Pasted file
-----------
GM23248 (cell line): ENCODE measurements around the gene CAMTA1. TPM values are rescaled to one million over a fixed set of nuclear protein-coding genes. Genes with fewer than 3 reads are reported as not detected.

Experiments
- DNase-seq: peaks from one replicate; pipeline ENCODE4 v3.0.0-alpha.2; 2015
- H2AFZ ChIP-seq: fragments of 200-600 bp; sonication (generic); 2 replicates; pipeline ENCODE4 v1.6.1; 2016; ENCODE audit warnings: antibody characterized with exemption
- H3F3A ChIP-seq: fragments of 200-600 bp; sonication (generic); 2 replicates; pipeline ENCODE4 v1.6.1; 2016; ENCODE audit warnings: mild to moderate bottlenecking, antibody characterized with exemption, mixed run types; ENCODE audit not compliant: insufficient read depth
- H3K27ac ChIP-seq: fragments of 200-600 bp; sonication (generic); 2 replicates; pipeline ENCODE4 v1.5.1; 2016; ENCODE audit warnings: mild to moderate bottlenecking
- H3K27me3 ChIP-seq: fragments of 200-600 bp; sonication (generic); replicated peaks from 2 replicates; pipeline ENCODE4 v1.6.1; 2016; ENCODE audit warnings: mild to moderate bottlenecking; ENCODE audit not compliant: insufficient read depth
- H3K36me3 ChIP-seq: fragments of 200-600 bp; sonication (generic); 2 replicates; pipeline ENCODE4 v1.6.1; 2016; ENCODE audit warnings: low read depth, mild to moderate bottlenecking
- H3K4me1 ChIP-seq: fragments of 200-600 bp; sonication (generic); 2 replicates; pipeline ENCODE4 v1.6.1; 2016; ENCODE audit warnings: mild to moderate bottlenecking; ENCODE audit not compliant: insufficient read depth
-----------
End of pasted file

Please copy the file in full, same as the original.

GM23248 (cell line): ENCODE measurements around the gene CAMTA1. TPM values are rescaled to one million over a fixed set of nuclear protein-coding genes. Genes with fewer than 3 reads are reported as not detected.

Experiments
- DNase-seq: peaks from one replicate; pipeline ENCODE4 v3.0.0-alpha.2; 2015
- H2AFZ ChIP-seq: fragments of 200-600 bp; sonication (generic); 2 replicates; pipeline ENCODE4 v1.6.1; 2016; ENCODE audit warnings: antibody characterized with exemption
- H3F3A ChIP-seq: fragments of 200-600 bp; sonication (generic); 2 replicates; pipeline ENCODE4 v1.6.1; 2016; ENCODE audit warnings: mild to moderate bottlenecking, antibody characterized with exemption, mixed run types; ENCODE audit not compliant: insufficient read depth
- H3K27ac ChIP-seq: fragments of 200-600 bp; sonication (generic); 2 replicates; pipeline ENCODE4 v1.5.1; 2016; ENCODE audit warnings: mild to moderate bottlenecking
- H3K27me3 ChIP-seq: fragments of 200-600 bp; sonication (generic); replicated peaks from 2 replicates; pipeline ENCODE4 v1.6.1; 2016; ENCODE audit warnings: mild to moderate bottlenecking; ENCODE audit not compliant: insufficient read depth
- H3K36me3 ChIP-seq: fragments of 200-600 bp; sonication (generic); 2 replicates; pipeline ENCODE4 v1.6.1; 2016; ENCODE audit warnings: low read depth, mild to moderate bottlenecking
- H3K4me1 ChIP-seq: fragments of 200-600 bp; sonication (generic); 2 replicates; pipeline ENCODE4 v1.6.1; 2016; ENCODE audit warnings: mild to moderate bottlenecking; ENCODE audit not compliant: insufficient read depth